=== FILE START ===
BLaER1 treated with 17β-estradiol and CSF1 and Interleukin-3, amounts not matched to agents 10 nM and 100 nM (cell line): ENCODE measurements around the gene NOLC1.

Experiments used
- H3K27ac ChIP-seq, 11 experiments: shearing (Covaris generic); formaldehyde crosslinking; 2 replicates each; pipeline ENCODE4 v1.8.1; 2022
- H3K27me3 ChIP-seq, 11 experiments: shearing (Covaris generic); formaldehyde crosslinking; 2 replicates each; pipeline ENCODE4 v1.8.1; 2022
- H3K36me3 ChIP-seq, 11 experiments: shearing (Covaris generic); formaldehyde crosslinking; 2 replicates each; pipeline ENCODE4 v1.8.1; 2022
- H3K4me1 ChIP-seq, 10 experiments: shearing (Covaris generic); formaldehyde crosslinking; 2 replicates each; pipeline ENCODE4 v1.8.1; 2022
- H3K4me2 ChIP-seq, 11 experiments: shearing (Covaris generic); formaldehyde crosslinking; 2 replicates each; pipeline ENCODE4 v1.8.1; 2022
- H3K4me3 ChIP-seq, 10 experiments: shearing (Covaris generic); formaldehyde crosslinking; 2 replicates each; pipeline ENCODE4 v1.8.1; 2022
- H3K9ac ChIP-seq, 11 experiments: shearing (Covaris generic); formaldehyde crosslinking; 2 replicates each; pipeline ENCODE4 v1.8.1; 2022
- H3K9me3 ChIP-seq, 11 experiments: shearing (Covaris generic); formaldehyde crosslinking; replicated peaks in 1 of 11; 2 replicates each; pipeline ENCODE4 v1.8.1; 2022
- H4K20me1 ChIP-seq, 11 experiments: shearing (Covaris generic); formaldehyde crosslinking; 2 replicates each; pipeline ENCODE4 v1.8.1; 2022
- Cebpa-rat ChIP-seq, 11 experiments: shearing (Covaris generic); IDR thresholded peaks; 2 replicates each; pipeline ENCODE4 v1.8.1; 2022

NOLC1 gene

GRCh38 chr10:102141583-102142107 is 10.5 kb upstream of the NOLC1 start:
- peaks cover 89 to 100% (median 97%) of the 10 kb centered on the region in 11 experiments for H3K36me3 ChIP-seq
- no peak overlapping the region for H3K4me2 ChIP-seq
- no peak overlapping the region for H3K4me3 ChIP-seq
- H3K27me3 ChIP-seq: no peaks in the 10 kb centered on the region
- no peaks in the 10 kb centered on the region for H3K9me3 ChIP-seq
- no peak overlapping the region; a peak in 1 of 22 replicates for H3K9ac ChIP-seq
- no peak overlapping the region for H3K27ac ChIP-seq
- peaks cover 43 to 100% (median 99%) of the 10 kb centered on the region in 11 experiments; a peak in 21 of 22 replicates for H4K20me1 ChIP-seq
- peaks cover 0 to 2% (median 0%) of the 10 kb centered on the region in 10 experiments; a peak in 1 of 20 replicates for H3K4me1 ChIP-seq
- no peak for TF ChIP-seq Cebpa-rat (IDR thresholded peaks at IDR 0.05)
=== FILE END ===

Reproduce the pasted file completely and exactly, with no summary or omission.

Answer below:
BLaER1 treated with 17β-estradiol and CSF1 and Interleukin-3, amounts not matched to agents 10 nM and 100 nM (cell line): ENCODE measurements around the gene NOLC1.

Experiments used
- H3K27ac ChIP-seq, 11 experiments: shearing (Covaris generic); formaldehyde crosslinking; 2 replicates each; pipeline ENCODE4 v1.8.1; 2022
- H3K27me3 ChIP-seq, 11 experiments: shearing (Covaris generic); formaldehyde crosslinking; 2 replicates each; pipeline ENCODE4 v1.8.1; 2022
- H3K36me3 ChIP-seq, 11 experiments: shearing (Covaris generic); formaldehyde crosslinking; 2 replicates each; pipeline ENCODE4 v1.8.1; 2022
- H3K4me1 ChIP-seq, 10 experiments: shearing (Covaris generic); formaldehyde crosslinking; 2 replicates each; pipeline ENCODE4 v1.8.1; 2022
- H3K4me2 ChIP-seq, 11 experiments: shearing (Covaris generic); formaldehyde crosslinking; 2 replicates each; pipeline ENCODE4 v1.8.1; 2022
- H3K4me3 ChIP-seq, 10 experiments: shearing (Covaris generic); formaldehyde crosslinking; 2 replicates each; pipeline ENCODE4 v1.8.1; 2022
- H3K9ac ChIP-seq, 11 experiments: shearing (Covaris generic); formaldehyde crosslinking; 2 replicates each; pipeline ENCODE4 v1.8.1; 2022
- H3K9me3 ChIP-seq, 11 experiments: shearing (Covaris generic); formaldehyde crosslinking; replicated peaks in 1 of 11; 2 replicates each; pipeline ENCODE4 v1.8.1; 2022
- H4K20me1 ChIP-seq, 11 experiments: shearing (Covaris generic); formaldehyde crosslinking; 2 replicates each; pipeline ENCODE4 v1.8.1; 2022
- Cebpa-rat ChIP-seq, 11 experiments: shearing (Covaris generic); IDR thresholded peaks; 2 replicates each; pipeline ENCODE4 v1.8.1; 2022

NOLC1 gene

GRCh38 chr10:102141583-102142107 is 10.5 kb upstream of the NOLC1 start:
- peaks cover 89 to 100% (median 97%) of the 10 kb centered on the region in 11 experiments for H3K36me3 ChIP-seq
- no peak overlapping the region for H3K4me2 ChIP-seq
- no peak overlapping the region for H3K4me3 ChIP-seq
- H3K27me3 ChIP-seq: no peaks in the 10 kb centered on the region
- no peaks in the 10 kb centered on the region for H3K9me3 ChIP-seq
- no peak overlapping the region; a peak in 1 of 22 replicates for H3K9ac ChIP-seq
- no peak overlapping the region for H3K27ac ChIP-seq
- peaks cover 43 to 100% (median 99%) of the 10 kb centered on the region in 11 experiments; a peak in 21 of 22 replicates for H4K20me1 ChIP-seq
- peaks cover 0 to 2% (median 0%) of the 10 kb centered on the region in 10 experiments; a peak in 1 of 20 replicates for H3K4me1 ChIP-seq
- no peak for TF ChIP-seq Cebpa-rat (IDR thresholded peaks at IDR 0.05)